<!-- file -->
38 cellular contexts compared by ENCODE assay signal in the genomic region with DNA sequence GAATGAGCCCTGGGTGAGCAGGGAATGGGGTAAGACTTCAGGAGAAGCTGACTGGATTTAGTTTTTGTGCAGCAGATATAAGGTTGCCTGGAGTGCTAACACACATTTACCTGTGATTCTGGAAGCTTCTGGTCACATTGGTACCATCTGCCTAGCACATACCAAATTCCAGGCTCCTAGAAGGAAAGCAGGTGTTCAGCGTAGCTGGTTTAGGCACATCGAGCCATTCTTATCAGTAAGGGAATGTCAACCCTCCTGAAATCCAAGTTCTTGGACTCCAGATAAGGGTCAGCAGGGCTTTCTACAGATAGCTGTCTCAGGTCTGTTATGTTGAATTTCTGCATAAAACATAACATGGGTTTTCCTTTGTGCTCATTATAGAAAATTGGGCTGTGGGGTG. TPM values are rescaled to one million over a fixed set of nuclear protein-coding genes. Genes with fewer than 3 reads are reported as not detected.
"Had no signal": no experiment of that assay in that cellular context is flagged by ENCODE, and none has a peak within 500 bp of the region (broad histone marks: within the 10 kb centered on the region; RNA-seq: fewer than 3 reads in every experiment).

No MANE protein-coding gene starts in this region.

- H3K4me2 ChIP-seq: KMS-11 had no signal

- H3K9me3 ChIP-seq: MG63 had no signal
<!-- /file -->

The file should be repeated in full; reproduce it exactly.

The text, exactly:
38 cellular contexts compared by ENCODE assay signal in the genomic region with DNA sequence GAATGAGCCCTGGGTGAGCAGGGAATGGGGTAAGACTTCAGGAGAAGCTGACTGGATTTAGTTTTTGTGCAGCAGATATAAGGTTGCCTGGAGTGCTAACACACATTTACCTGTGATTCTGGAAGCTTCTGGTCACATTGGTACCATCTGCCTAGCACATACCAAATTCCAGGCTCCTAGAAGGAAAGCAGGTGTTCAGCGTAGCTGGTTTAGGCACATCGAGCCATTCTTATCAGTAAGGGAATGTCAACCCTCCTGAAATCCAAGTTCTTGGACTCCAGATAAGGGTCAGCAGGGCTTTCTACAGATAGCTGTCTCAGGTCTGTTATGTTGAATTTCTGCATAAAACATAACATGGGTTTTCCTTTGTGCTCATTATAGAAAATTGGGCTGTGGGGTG. TPM values are rescaled to one million over a fixed set of nuclear protein-coding genes. Genes with fewer than 3 reads are reported as not detected.
"Had no signal": no experiment of that assay in that cellular context is flagged by ENCODE, and none has a peak within 500 bp of the region (broad histone marks: within the 10 kb centered on the region; RNA-seq: fewer than 3 reads in every experiment).

No MANE protein-coding gene starts in this region.

- H3K4me2 ChIP-seq: KMS-11 had no signal

- H3K9me3 ChIP-seq: MG63 had no signal